I Look Forward to Drinking Chai With You in the New Jerusalem

For what is our hope or joy or crown of boasting before our Lord Jesus at his coming? 
Is it not you? 
For you are our glory and joy.

-1st Thessalonians 2:19-20

Over the past year or two I have been experiencing some kind of crisis of motivation. What had previously always come naturally – love, hope, energy for investing in our focus people group – this had seemingly dried up. It’s clear to me the initial cause of this loss of motivation. A couple years ago our team was betrayed by a local leader in training that we had loved dearly and invested in deeply. Seemingly for the sake of money and power he had secretly turned against us, dividing the fledgling church plant that had started, and scattering many of the new believers. Deceit, slander, and confusion bore terrible fruit and we saw firsthand the devastation that can be caused by the Titus 3:10 “divisive man.” Life since then has been mostly non-stop transition for my family with a steady series of smaller let-downs by other local believing friends. Praise be to God, the church plant survived and quietly continues. But we took a hit. One that went deeper than I think I expected.

For the past year or so I have been asking for prayer that God would restore to me motivation for ministry relationships with locals. I believe he is answering that prayer. Our return to Central Asia this past month has brought with it a fresh wave of energy for the intensity of local friendships and the sometimes OCD-seeming level of texting, calling, and checking in on one another. It’s a full-time job to just keep up friendly and honorable smartphone communication in Central Asia. But not only has God been giving the grace to respond and reach out to local friends, he has also been filling my heart again with faith and hope in his good plans for this people group. Yes, they are prone to petty betrayals and duplicity. Everyone who has served here long-term has had close friends turn on them. But Jesus has his remnant here and the gates of hell will not prevail. A steady and faithful core of local believers hints at the amazing future of the Church here.

One text that has been used recently to encourage my soul is 1st Thes 2:19-20, quoted above. As is so often the case, when I am prone to discouragement or depression, God uses a fresh vision of our future hope in Christ as the means to pull me out of it. Time and time again, meditating on the return of Christ, the resurrection, and the new heavens and new earth has served like a defibrillator for my weak heart, jolting me back to life and awakening me to beauty. This time the scene the scriptures paint brings together the return of Christ and our joy in those who are there with us, those that God has used us to reach.

Looking forward to the coming of Jesus, Paul calls the Thessalonian believers his hope, his joy, his crown of boasting, and his glory.

The Thessalonian believers are not Paul’s basis of acceptance on that day – that is the righteousness of Christ alone. Yet these messy new believers will be for Paul a source of incredible happiness and honor on that day. I once heard of a tribal missionary speaking of the jungle tribe they were able to reach with the gospel. He spoke of longing for the day when he might be able to present this tribe as a fragrant offering to Christ. I believe he was likely referring to this and similar passages. For all of us, our friends that we are able to lead to faith or disciple or gather into churches, they will be on that day a part of a remarkable triangle of glory and joy. Glory and joy will flow from Christ to us and we will exult and rejoice in reflection back to him. But there will also be a side-by-side glory and joy with fellow believers. In being there together we will (is it possible?) have even more glory and joy, honor and hope as we delight also in one another.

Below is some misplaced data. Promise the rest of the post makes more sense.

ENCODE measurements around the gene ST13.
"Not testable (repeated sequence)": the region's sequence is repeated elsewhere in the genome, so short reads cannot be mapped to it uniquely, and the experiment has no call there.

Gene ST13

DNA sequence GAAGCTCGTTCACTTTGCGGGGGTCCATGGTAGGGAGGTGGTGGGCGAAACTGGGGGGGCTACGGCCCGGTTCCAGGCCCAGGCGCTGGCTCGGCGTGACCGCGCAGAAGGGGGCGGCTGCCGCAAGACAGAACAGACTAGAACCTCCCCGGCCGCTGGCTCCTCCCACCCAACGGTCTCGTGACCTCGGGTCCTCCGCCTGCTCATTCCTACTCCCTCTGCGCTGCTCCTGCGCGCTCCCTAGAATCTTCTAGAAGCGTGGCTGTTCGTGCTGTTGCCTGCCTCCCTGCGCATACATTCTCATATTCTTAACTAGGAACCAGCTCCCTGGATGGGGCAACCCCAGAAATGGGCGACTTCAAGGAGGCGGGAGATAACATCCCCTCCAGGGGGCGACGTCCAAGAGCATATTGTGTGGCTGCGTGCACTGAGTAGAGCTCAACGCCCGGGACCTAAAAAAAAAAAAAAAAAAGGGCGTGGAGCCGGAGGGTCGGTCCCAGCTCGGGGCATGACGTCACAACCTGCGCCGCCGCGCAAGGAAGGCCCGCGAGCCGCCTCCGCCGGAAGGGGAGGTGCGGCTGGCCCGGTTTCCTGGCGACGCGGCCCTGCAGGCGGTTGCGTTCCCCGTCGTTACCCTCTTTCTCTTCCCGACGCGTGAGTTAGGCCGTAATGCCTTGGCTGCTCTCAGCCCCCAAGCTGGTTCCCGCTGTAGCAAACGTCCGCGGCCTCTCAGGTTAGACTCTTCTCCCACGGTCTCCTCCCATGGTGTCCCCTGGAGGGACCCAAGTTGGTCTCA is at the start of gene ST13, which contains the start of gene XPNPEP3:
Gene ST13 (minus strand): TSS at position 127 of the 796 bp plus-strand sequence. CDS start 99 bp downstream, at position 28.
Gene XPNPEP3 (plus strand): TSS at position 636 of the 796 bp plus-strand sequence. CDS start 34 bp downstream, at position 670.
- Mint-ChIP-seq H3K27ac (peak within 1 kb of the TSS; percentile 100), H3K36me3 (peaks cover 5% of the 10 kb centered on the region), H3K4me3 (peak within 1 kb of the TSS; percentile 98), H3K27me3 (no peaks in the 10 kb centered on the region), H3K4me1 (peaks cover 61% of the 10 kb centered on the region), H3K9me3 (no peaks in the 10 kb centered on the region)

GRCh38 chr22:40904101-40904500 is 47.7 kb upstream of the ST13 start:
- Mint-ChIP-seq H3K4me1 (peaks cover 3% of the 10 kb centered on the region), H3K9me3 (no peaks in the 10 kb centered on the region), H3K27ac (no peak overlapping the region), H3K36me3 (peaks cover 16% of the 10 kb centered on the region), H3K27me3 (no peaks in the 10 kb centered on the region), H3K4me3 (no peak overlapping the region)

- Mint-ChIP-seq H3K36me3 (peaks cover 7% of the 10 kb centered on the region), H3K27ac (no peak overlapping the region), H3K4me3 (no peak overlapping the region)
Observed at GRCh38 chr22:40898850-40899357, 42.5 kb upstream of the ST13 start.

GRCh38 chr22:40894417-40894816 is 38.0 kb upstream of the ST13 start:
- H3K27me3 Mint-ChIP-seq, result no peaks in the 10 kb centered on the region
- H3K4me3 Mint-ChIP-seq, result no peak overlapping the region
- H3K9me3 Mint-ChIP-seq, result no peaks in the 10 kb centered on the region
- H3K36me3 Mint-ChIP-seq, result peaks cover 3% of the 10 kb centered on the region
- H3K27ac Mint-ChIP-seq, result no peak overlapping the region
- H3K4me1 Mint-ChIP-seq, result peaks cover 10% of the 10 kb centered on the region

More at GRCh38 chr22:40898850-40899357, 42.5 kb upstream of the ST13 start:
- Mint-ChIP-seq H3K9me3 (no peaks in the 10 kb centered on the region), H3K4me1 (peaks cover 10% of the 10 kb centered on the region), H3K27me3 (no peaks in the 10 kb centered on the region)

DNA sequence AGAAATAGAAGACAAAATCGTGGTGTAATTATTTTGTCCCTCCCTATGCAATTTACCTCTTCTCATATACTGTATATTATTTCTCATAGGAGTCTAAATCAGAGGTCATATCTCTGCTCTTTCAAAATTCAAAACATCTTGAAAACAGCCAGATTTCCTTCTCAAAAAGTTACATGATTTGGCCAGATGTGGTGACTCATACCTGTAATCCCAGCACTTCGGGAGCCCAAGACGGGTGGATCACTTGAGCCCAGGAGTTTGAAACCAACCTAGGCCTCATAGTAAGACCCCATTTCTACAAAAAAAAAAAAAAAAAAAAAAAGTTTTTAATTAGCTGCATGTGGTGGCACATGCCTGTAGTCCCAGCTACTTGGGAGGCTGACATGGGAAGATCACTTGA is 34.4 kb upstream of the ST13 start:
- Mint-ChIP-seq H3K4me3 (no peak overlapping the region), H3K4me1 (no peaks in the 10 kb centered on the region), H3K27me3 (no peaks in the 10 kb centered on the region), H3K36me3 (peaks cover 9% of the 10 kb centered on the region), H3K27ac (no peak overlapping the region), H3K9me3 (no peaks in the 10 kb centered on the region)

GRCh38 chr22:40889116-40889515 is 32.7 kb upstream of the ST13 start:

There is great practical help in envisioning that last day when we are struggling with other believers in the here and now. I am also finding that there is help in fixing my gaze there as I prepare to enter local relationships that could prove to be yet another disappointment or false start – and as I hope for future healthy churches among this people group. I am helped by envisioning a small crowd of local believers rejoicing together and for the first time standing before the throne, presenting one another to the king with laughter and tears. There is power in meditating on these things. And healing. We don’t speak enough to one another like that future life actually real and approaching.

My best friend in the US, himself a Central Asian who is now a follower of Jesus, wrote this in a card to me as we left for Central Asia a number of years ago: “I look forward to drinking chai with you in the New Jerusalem.” I’m pretty sure I had to find somewhere private to go cry after reading that. It’s part of our “inconsolable secret” that we all have as believers. We ache for that day when we are there in the presence of Christ – together with our brothers and sisters in the faith, side by side and at last fully alive. For those of us who are leading others, we long to be found faithful and to see those stewarded to us kept until the end, glorified, shining like stars forever and ever. Glorified, but also still ourselves, doing very human things like drinking chai together, reminiscing about God’s faithfulness, and getting ready to explore the new earth. Who knows? Maybe the marriage supper of the lamb, like a good Central-Asian feast, will be followed by a round of chai for all.

So, like Paul, let’s meditate on that coming scene. Let’s encourage one another in the coming reality of that day. “You, dear struggling friends, you are my hope and joy and glory and crown of boasting before the Lord Jesus at his coming.”

Photo by Mehrshad Rajabi on Unsplash

A Song on the Coming Dawn

A world away and still not far
Like fabric woven into ours
The dawn, it shot out through the night
And day is coming soon

The Kingdom of the Morning Star
Can pierce a cold and stony heart
Its grace went through me like a sword
And came out like a song
Now I’m just waiting for the day
In the shadows of the dawn

But I won’t wait resting my bones
I’ll take these foolishness roads of grace
And run toward the dawn
And when I rise and dawn turns to day
I’ll shine as bright as the sun